Common Name: Hosta Hosta Sun Mouse

Height: 6.0 Inches

Spread: 12.0 Inches

Scape Height: 18.0 Inches

Hardiness Zones: 3,4,5,6,7,8,9

Flower Color: Purple shades

Foliage Color: Yellow shades

Sunlight: Part Shade (4-6 hrs. Direct Sun) or Full Shade (< 4 hrs. Direct Sun)

Water Requirements: Average Water Needs or Consistent Water Needs

Soil Quality: Average Soil Quality or Fertile Soil Quality

Soil Chemistry: Acidic Soil (pH < 7.0) or Neutral Soil (pH = 7.0)

Bloomtime: Early Summer or Midsummer

Attracts Wings: Attracts Hummingbirds

Growth Rate: Medium

Garden Style: Patio Container, Cottage, Eclectic, Woodland Shade

Other Features: Border Plant, Container, Cut Flower, Cut Foliage, Easy To Grow, Attractive Foliage, Small, Miniature

Origin: Not Native to North America

 

This miniature Hosta hybridized by Tony Avent has a similar leaf shape and performance to ‘Blue Mouse Ears’, but with brilliant yellow leaves that holds its yellow color well into summer. The color is perfect for brightening up hosta troughs and shade gardens. Compared to ‘Blue Mouse Ears’, ‘Sun Mouse’ is a little bit shorter and wider. Plant it in an area with morning sun or filtered shade for best yellow color. Lavender flowers appear in midsummer.

Hostas are exceedingly popular perennials in today's gardens due to their versatility in the landscape.  Hostas also grow well in city environments where the air may be polluted by car exhaust, etc.

 

Gardening Tips:

Hostas grow best in moist, well-drained, highly organic soils with a pH between 5.5 and 7.5. Sandy loam is better than clay because it provides more aeration for the roots. High-filtered or dappled sunlight is necessary for clean, healthy growth. Morning sun is tolerable and will help to intensify the leaf colors, but hot afternoon sun is usually deadly to hostas. They are most at home in shady, woodland settings and often work well as specimen or edging plants.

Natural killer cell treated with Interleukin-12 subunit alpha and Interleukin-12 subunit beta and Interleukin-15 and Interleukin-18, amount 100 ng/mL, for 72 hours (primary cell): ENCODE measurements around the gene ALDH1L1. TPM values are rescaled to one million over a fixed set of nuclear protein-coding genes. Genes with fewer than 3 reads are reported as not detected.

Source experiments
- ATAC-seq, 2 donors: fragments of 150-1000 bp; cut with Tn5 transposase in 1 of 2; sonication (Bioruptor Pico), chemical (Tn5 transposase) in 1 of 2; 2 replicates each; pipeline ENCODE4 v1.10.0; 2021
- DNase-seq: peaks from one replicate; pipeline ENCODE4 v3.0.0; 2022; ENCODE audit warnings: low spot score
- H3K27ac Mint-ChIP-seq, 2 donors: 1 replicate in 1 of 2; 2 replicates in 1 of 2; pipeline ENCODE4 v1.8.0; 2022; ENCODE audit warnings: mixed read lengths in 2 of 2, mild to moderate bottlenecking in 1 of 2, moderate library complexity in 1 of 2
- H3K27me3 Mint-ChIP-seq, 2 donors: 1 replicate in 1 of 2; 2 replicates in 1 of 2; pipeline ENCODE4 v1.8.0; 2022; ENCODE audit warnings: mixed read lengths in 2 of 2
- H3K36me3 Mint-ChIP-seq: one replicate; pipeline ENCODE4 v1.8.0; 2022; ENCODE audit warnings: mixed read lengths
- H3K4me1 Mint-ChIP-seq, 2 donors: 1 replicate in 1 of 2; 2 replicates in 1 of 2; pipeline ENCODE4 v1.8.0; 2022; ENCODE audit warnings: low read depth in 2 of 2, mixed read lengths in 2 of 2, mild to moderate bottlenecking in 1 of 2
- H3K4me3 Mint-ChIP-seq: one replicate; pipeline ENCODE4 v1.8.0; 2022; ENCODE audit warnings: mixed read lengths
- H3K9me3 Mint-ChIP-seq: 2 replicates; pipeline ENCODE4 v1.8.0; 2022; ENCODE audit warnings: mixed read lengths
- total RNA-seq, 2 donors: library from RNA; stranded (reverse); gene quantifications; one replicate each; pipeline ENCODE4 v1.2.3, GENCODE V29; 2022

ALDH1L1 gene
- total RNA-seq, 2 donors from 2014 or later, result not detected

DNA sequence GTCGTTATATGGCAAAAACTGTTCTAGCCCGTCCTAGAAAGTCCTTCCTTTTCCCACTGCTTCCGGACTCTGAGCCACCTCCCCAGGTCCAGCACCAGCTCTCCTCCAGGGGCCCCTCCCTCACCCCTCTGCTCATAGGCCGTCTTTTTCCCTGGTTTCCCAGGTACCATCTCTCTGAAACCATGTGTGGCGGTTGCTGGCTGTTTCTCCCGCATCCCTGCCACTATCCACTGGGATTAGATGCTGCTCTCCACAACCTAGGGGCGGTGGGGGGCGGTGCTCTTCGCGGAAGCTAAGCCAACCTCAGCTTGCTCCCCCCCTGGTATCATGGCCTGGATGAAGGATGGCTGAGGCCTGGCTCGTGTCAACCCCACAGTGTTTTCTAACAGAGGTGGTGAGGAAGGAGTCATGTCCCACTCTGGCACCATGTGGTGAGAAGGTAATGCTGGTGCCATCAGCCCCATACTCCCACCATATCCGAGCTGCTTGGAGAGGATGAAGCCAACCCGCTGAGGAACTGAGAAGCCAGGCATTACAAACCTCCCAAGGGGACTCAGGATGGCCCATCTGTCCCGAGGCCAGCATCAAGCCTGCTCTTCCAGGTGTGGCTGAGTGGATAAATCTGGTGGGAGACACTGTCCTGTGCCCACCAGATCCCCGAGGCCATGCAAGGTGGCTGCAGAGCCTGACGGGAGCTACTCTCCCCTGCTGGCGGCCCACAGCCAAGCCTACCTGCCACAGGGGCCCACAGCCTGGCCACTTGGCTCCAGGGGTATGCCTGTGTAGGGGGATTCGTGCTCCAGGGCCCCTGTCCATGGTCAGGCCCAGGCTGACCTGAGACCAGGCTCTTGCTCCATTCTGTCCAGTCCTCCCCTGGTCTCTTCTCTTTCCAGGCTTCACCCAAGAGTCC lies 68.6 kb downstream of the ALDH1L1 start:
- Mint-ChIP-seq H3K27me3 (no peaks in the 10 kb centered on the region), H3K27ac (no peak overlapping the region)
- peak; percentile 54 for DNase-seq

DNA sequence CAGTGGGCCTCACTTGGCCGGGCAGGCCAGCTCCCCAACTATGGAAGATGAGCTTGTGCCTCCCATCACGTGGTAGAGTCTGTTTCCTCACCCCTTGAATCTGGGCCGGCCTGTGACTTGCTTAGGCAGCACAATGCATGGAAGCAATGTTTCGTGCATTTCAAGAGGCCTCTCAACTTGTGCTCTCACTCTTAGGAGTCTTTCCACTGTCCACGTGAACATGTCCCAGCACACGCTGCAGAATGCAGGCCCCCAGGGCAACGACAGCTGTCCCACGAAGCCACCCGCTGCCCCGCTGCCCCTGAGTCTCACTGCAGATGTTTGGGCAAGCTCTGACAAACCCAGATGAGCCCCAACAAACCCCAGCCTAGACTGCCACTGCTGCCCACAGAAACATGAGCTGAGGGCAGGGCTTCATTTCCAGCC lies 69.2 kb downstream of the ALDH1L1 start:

Especially in northern zones, hostas should be mulched with a layer of finely shredded organic material to prevent heaving in the winter. Mulch is beneficial because it retains moisture around the plant's roots, but it is also the ideal place for slugs to hide. Watch for holes in the center of the leaves. If they are present, so are slugs. Applying a slug bait in early spring when new shoots are beginning to emerge will help to reduce the slug population. After a few years when plants are firmly established, the mulch can be removed completely, which should eliminate the slug problem altogether. Also be sure to clean all hosta foliage out of the garden in early winter after the plants have gone dormant. By doing so, you will be ridding the area of the eggs of slugs and other leaf-eating insects.